“There are various iterations of my life out there,” says Billy Hayes, digging into his Eggs Benedict at a Manhattan diner. “People who know me from college, it’s one thing. If they read my book, Midnight Express, it’s something else. If they saw the movie, it’s really something else. The show helps bring all that together—and from a 67-year-old’s perspective.”
Most pop culture connoisseurs know him as the tortured protagonist of Midnight Express, the Alan Parker-directed and Oliver Stone-scripted saga of an American tourist who’s caught trying to traffic four kilos of hash out of Turkey in 1970 and sentenced to four years and two months in dicey Sağmalcılar Prison—which is later extended to 30 years.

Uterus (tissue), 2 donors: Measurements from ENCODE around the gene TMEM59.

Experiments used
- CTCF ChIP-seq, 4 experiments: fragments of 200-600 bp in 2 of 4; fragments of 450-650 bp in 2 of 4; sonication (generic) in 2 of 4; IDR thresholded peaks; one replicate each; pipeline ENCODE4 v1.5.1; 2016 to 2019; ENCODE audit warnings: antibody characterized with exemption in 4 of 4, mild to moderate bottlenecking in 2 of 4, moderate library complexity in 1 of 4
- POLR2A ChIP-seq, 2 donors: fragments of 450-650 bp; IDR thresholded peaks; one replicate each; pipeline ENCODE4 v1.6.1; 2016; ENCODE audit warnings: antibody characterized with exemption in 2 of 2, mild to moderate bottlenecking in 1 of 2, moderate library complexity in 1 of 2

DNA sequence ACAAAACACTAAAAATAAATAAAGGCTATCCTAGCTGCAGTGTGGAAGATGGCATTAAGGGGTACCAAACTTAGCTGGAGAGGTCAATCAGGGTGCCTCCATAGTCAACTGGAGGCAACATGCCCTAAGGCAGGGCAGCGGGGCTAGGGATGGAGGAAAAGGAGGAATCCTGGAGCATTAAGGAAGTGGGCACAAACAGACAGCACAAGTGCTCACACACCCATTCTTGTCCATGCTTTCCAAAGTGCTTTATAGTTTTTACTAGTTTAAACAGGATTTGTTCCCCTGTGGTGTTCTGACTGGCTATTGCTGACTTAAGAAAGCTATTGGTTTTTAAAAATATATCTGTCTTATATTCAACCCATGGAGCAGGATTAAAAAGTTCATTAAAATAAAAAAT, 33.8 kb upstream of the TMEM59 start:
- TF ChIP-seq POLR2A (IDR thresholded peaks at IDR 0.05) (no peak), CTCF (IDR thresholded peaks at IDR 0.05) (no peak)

In Parker’s film, Hayes, played by the stunning Brad Davis, spews racial epithets at Turkish magistrates (“And I fuck your sons and daughters because they’re pigs! You’re a pig! You’re all pigs!”) and escapes by impaling his sadistic prison guard’s head on a coat hook. The xenophobic film caused a stir in Turkey, where tourism plummeted 95 percent upon the movie’s release and Hayes was branded persona non grata.